Shannyn Moore: Parnell, Minnery see no need to separate church, state and commerce in their political crusades

Shannyn Moore

Someone called me a communist this week.

Pop Moore was a teacher and principal at Nikolaevsk, a Russian village near Homer, from 1970 until 1992. My mother taught school there. I grew up hearing stories from Old Believers who had escaped Soviet communism, about barns full of men, women and children burned to death for not renouncing their faith. I saw handwritten holy books that had been strapped to the heads of men swimming across rivers into China to escape, before China went communist.

I was about as tall as the post office counter when a clerk said to Pop, "You still working with those commies? I sure am tired of my tax money going to that school out there."

Pop reached in his pocket and pulled out a handful of change. "This should cover your contribution to their education." He turned to leave, stopped and said, "They'd be on the front line to fight communism coming here. They actually know what it is."

The Old Believers knew communists didn't believe in the separation of church and state -- Russian churches had to serve the state. I eventually came to understand that the separation of church and state is what protects us from a government that wants to tell us whether or how to worship.

Our founders wanted to make sure we never had an American version of the Church of England. Theocracies are not all that different from communism. They are every bit as controlling. A nonexistent threat of theocracy has stampeded state lawmakers across the country to introduce "No Sharia Law" bills -- a paranoid fantasy of Muslim bogeymen under every bed.

It drives me crazy when politicians use religion to push their agendas, or when the venal twist faith for political expediency or the ignorant to support their prejudices.

As a frightening example of the latter, consider Arkansas Republican Rep. Loy Mauch, who wrote, "If slavery were so God-awful, why didn't Jesus or Paul condemn it?"

I guess the exodus of slaves from Egypt wasn't enough of an anti-slavery story for him. (I'm no Bible expert, but wasn't there something about the Nile turning to blood, clouds of locusts, dead first-born children and a call to "Let my people go!")

I learned in Mrs. Harris' Sunday school class about the day Jesus walked into a temple where the investment bankers and Wall Street tycoons of the time were ripping people off. Jesus got mad.

I loved that story because I always thought getting angry was a sin. And good thing, because I'm experiencing some righteous anger.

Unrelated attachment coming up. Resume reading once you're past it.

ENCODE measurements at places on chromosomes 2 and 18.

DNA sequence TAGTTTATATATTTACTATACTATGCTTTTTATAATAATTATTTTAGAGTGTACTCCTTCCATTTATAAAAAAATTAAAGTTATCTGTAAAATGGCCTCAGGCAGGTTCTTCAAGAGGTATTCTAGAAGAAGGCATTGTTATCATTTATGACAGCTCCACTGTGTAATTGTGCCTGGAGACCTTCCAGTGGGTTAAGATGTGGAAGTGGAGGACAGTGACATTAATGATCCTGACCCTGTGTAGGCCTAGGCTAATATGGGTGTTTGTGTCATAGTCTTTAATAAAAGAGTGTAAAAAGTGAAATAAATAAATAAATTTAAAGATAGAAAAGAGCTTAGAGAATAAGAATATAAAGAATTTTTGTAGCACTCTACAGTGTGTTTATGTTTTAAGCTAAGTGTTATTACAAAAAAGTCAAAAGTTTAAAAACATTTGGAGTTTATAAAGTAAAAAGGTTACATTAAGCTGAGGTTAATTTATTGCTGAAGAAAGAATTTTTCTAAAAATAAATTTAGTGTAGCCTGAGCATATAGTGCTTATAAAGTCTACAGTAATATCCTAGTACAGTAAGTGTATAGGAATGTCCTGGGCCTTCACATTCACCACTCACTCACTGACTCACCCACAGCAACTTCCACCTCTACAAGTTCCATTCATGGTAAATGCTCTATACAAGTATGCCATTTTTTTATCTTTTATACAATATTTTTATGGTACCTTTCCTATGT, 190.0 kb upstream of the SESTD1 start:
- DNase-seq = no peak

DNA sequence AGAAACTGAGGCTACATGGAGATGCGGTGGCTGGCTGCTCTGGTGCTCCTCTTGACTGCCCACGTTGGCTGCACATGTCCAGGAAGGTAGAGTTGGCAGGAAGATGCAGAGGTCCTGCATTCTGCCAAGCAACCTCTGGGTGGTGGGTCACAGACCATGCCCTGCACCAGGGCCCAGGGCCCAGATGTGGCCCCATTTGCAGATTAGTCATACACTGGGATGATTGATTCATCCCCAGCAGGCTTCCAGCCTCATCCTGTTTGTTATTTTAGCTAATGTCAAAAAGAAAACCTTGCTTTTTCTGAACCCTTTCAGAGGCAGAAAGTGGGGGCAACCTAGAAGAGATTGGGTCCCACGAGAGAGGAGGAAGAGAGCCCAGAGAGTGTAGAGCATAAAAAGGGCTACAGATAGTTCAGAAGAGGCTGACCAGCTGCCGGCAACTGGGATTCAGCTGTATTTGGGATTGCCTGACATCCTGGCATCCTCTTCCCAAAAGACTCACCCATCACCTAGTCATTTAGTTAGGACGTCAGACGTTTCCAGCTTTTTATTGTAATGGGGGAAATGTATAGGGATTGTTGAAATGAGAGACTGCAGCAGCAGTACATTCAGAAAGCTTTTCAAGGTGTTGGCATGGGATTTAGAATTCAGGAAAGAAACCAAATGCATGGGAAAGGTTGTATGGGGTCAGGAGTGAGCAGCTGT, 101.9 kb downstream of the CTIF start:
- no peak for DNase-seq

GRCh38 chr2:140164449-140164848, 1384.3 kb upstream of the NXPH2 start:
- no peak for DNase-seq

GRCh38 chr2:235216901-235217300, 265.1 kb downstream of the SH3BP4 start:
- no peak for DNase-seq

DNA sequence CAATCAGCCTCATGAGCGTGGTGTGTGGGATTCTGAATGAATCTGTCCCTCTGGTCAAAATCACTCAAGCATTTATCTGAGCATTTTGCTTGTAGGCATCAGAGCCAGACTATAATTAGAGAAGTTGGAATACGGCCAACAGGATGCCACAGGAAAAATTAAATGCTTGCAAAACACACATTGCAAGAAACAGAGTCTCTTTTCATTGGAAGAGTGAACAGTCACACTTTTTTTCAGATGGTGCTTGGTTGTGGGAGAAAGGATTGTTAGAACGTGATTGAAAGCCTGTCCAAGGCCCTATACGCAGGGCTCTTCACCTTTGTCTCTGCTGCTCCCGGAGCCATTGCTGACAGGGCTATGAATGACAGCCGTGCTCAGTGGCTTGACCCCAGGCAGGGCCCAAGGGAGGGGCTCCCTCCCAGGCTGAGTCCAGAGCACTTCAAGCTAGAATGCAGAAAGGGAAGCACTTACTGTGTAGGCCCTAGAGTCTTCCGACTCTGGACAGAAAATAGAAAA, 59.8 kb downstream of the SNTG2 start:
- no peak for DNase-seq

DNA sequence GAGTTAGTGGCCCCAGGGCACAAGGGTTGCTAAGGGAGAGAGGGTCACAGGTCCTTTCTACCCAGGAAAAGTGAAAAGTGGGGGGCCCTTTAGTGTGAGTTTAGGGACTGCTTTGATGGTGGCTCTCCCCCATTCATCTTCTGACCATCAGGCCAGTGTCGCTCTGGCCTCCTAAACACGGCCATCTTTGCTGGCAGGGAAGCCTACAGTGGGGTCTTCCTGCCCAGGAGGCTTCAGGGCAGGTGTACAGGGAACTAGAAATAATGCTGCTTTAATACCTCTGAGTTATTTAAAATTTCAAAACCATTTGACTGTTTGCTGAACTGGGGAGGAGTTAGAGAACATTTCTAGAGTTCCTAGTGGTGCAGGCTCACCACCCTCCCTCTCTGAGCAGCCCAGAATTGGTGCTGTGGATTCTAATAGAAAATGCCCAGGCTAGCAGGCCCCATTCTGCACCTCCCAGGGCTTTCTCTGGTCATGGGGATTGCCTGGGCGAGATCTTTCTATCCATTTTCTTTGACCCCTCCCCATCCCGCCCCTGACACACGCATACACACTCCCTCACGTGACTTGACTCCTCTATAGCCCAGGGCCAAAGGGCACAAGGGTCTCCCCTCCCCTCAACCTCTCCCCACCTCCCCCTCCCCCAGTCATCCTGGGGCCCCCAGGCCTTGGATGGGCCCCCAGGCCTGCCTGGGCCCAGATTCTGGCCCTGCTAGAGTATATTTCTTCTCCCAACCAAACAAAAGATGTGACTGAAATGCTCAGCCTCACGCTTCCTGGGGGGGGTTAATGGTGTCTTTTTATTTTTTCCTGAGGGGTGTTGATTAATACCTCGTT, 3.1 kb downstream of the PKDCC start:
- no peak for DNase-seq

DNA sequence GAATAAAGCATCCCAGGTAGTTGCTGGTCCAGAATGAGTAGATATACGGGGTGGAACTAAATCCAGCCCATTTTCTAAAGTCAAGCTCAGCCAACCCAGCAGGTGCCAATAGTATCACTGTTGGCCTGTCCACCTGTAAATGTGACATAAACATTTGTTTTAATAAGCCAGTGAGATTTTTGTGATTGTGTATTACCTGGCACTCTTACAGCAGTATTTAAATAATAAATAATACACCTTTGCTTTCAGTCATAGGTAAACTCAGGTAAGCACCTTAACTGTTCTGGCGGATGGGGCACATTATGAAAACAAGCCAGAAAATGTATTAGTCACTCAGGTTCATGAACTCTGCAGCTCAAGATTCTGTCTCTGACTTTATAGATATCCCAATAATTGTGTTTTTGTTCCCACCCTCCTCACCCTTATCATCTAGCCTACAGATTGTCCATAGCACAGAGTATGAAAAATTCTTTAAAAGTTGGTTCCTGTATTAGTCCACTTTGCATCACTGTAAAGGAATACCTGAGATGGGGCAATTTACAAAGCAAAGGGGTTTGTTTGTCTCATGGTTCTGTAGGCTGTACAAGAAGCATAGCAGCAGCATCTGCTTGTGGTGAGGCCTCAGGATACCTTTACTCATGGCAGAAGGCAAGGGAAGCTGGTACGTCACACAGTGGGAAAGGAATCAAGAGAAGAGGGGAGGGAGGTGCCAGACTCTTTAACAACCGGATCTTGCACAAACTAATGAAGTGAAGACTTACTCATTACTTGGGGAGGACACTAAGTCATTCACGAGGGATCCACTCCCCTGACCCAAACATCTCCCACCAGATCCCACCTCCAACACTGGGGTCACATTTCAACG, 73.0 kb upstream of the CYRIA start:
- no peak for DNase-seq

Last week an unholy alliance between church and state had a party. Gov. Sean Parnell headlined a benefit for a shape-shifting "religious" organization that spends most of its time obsessing over free-range uteruses and "curing" the gays. The melding of Alaska's "religious right" with its "fiscal conservatives" is now a done deal. (Personally, I don't find the religious right to be either, and there's nothing conservative about giving away $2 billion to oil companies in exchange for a guarantee of precisely zero new oil production.)

A poster of the Koch brothers greeted attendees. Jim Minnery of the Alaska Family Council and its new overtly political arm, Alaska Family Action, explained that the two organizations had identical boards and were both run by Minnery. Now, with a flip of the light switch they can go from "religious" group to "political" group.

Tricky! Hey, 38 other states had figured it out and now ours has too.

The event was to raise money to buy access to a new database sold by the reactionary Koch Brothers. The database actually marries church records and Internet shopping histories to better target voters likely to oppose -- in the present case -- the Alaska Senate Bipartisan Working Group. Minnery explained that this little invasion of privacy was for "the Glory of God and to get conservatives in power."

The governor and Minnery want nothing to do with Sharia law, unless it's their own flavor (which of course is the way every theocracy operates). All these two lack are the turbans.

So they'll be buying and selling your personal information to try to get you to vote against senators who have risked their political careers to protect the interests of every Alaskan.

Parnell and Minnery are inviting the money-changing Koch Brothers right into the temple, doing all they can to ensure that the rich get richer at the expense of the rest of us.


Shannyn Moore can be heard weekdays from 6 to 9 p.m. on KOAN 1020 AM and 95.5 FM radio. Her weekly TV show can be seen Saturdays and Sundays at 3 p.m. statewide on ABC affiliates KYUR Channel 13 in Anchorage, KATN Fairbanks and KJUD Juneau.


Shannyn Moore